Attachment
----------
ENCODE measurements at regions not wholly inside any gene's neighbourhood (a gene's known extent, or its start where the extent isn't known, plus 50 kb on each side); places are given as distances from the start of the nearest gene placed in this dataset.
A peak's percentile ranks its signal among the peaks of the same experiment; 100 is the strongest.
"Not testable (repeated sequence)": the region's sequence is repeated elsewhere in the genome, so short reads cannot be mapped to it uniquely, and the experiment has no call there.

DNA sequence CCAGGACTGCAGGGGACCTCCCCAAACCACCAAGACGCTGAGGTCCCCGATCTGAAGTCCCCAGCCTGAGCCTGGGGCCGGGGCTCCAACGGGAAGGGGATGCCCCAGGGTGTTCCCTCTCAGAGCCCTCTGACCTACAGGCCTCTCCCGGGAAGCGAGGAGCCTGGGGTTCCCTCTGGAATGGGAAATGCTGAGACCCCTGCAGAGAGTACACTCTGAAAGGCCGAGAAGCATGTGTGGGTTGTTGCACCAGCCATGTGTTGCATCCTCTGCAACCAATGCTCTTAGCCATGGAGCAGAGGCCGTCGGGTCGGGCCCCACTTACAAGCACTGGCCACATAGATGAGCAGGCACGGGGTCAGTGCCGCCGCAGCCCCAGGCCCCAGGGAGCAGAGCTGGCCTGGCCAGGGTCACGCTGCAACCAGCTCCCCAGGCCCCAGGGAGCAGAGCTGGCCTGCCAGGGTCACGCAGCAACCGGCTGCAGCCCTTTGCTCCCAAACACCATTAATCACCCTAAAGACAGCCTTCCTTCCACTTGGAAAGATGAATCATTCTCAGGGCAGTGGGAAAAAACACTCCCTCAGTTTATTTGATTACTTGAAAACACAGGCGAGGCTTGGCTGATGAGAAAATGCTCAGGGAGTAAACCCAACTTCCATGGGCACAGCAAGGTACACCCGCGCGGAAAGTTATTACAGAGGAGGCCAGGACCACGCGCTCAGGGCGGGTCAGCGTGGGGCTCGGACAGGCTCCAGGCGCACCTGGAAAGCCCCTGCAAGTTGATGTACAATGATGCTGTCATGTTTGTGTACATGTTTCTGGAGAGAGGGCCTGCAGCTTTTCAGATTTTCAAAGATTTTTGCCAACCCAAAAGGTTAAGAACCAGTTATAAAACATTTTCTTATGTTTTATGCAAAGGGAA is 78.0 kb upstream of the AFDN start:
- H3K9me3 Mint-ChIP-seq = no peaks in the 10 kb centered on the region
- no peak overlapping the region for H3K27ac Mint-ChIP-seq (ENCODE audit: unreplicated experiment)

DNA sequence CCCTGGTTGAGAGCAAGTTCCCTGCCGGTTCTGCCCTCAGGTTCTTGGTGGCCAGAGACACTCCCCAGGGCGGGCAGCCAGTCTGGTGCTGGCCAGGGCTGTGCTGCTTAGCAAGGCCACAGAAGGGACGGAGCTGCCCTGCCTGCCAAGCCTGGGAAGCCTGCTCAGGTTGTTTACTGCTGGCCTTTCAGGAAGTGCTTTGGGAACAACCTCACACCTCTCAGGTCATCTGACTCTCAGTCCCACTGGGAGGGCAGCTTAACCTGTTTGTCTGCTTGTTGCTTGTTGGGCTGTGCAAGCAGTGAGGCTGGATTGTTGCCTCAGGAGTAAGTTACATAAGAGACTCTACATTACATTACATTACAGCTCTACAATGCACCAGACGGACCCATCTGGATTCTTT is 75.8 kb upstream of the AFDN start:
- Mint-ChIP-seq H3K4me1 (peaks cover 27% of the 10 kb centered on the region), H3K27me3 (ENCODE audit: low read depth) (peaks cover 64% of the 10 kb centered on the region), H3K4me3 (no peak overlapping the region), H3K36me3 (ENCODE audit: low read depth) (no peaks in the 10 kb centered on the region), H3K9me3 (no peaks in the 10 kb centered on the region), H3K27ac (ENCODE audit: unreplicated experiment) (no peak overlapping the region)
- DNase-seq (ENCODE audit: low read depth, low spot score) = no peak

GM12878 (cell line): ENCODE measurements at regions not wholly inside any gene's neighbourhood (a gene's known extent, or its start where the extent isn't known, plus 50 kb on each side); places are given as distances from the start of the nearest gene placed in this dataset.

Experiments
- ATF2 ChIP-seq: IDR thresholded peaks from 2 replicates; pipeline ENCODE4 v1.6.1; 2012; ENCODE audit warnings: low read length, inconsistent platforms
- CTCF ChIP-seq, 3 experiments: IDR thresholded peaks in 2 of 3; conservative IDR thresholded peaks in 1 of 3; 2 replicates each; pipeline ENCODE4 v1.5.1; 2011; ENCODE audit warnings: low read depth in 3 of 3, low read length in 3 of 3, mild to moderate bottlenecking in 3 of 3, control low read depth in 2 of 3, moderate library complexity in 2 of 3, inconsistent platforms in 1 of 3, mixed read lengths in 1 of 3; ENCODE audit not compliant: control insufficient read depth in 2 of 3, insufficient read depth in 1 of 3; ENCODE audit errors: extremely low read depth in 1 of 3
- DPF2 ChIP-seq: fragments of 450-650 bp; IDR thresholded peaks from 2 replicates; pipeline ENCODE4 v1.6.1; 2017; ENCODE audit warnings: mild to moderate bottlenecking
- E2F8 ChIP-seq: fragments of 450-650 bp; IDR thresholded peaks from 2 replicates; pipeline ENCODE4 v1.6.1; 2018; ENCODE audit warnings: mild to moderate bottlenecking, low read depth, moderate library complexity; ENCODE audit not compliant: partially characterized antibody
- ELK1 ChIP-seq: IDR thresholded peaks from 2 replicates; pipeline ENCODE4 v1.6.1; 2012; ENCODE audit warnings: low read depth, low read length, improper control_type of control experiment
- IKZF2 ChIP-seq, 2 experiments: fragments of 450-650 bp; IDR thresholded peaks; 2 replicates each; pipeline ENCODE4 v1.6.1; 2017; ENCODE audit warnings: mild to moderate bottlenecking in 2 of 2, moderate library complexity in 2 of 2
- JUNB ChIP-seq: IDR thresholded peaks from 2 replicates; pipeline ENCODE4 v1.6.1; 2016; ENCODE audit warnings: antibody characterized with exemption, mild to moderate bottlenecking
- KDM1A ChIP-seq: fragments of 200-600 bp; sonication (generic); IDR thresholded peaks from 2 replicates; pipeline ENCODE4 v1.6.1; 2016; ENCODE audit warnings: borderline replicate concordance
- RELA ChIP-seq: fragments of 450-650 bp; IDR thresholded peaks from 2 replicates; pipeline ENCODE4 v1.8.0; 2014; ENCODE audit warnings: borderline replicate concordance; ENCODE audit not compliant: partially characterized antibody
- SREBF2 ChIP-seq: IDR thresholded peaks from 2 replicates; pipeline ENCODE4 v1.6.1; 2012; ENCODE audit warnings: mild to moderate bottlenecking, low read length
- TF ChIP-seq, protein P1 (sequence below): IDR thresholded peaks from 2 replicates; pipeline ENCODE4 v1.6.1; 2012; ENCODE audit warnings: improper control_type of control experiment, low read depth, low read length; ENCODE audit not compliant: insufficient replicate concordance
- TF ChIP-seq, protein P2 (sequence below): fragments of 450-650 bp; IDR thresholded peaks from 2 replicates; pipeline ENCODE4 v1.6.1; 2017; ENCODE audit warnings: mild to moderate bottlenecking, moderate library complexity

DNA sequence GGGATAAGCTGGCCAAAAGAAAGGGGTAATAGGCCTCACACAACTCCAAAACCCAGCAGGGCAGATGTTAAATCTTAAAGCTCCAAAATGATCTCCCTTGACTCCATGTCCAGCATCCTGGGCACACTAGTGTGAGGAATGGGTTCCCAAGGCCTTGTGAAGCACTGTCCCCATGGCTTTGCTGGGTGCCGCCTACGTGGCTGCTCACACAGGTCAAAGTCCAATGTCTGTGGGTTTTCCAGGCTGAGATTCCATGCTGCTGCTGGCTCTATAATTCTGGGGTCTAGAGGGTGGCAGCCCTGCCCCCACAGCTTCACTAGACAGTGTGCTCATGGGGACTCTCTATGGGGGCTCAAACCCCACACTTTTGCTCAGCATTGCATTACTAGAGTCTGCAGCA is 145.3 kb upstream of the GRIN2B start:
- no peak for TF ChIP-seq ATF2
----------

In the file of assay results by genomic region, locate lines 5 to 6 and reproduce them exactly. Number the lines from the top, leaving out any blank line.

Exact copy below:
- H3K9me3 Mint-ChIP-seq = no peaks in the 10 kb centered on the region
- no peak overlapping the region for H3K27ac Mint-ChIP-seq (ENCODE audit: unreplicated experiment)